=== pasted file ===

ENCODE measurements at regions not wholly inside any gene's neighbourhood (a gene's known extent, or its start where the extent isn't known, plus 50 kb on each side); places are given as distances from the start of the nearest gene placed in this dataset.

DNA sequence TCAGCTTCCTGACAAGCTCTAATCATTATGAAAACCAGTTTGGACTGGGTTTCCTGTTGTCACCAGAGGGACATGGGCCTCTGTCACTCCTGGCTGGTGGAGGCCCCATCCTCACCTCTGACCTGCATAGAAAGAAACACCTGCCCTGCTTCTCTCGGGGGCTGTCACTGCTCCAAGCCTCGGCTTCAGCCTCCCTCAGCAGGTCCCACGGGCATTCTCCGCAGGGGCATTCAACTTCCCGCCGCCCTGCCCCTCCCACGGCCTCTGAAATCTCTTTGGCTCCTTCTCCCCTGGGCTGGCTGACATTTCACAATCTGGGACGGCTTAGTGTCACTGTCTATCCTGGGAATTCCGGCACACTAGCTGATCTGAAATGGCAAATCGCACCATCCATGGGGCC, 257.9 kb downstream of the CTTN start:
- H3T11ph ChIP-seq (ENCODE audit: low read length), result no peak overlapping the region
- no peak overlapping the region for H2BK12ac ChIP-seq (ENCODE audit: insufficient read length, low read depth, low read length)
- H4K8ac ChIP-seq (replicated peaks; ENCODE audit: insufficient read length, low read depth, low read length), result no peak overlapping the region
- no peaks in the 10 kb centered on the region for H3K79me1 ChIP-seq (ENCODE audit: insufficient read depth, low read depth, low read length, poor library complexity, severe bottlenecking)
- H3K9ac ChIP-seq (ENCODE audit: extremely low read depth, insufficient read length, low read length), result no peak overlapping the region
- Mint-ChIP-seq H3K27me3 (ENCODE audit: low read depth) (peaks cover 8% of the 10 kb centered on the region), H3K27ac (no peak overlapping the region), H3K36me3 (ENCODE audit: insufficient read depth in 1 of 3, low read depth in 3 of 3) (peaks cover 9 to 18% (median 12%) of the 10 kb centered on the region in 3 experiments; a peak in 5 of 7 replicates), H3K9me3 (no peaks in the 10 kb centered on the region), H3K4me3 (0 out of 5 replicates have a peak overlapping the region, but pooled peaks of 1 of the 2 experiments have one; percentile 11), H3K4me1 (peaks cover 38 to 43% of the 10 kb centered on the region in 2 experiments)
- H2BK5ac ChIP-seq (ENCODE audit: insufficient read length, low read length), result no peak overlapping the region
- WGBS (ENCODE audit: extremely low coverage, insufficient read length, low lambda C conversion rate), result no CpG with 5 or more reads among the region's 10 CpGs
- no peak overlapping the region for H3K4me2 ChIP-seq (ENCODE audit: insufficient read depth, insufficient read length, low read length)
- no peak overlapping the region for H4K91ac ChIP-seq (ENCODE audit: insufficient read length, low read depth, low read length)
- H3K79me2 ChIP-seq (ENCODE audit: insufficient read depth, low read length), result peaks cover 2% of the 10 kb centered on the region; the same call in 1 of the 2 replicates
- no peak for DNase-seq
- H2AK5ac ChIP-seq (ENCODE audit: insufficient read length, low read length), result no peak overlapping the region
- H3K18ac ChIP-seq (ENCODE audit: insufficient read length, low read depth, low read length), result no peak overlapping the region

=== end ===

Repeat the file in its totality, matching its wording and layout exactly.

ENCODE measurements at regions not wholly inside any gene's neighbourhood (a gene's known extent, or its start where the extent isn't known, plus 50 kb on each side); places are given as distances from the start of the nearest gene placed in this dataset.

DNA sequence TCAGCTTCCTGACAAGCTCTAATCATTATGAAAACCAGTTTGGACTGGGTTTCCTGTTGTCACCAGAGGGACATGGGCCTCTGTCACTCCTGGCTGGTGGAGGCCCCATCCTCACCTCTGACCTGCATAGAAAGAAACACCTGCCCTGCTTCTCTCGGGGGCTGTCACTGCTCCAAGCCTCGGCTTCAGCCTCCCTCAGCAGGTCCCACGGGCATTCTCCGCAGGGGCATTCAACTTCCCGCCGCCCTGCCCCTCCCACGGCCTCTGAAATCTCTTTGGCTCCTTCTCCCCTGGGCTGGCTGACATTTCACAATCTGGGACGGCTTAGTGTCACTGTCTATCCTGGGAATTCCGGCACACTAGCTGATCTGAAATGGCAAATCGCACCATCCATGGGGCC, 257.9 kb downstream of the CTTN start:
- H3T11ph ChIP-seq (ENCODE audit: low read length), result no peak overlapping the region
- no peak overlapping the region for H2BK12ac ChIP-seq (ENCODE audit: insufficient read length, low read depth, low read length)
- H4K8ac ChIP-seq (replicated peaks; ENCODE audit: insufficient read length, low read depth, low read length), result no peak overlapping the region
- no peaks in the 10 kb centered on the region for H3K79me1 ChIP-seq (ENCODE audit: insufficient read depth, low read depth, low read length, poor library complexity, severe bottlenecking)
- H3K9ac ChIP-seq (ENCODE audit: extremely low read depth, insufficient read length, low read length), result no peak overlapping the region
- Mint-ChIP-seq H3K27me3 (ENCODE audit: low read depth) (peaks cover 8% of the 10 kb centered on the region), H3K27ac (no peak overlapping the region), H3K36me3 (ENCODE audit: insufficient read depth in 1 of 3, low read depth in 3 of 3) (peaks cover 9 to 18% (median 12%) of the 10 kb centered on the region in 3 experiments; a peak in 5 of 7 replicates), H3K9me3 (no peaks in the 10 kb centered on the region), H3K4me3 (0 out of 5 replicates have a peak overlapping the region, but pooled peaks of 1 of the 2 experiments have one; percentile 11), H3K4me1 (peaks cover 38 to 43% of the 10 kb centered on the region in 2 experiments)
- H2BK5ac ChIP-seq (ENCODE audit: insufficient read length, low read length), result no peak overlapping the region
- WGBS (ENCODE audit: extremely low coverage, insufficient read length, low lambda C conversion rate), result no CpG with 5 or more reads among the region's 10 CpGs
- no peak overlapping the region for H3K4me2 ChIP-seq (ENCODE audit: insufficient read depth, insufficient read length, low read length)
- no peak overlapping the region for H4K91ac ChIP-seq (ENCODE audit: insufficient read length, low read depth, low read length)
- H3K79me2 ChIP-seq (ENCODE audit: insufficient read depth, low read length), result peaks cover 2% of the 10 kb centered on the region; the same call in 1 of the 2 replicates
- no peak for DNase-seq
- H2AK5ac ChIP-seq (ENCODE audit: insufficient read length, low read length), result no peak overlapping the region
- H3K18ac ChIP-seq (ENCODE audit: insufficient read length, low read depth, low read length), result no peak overlapping the region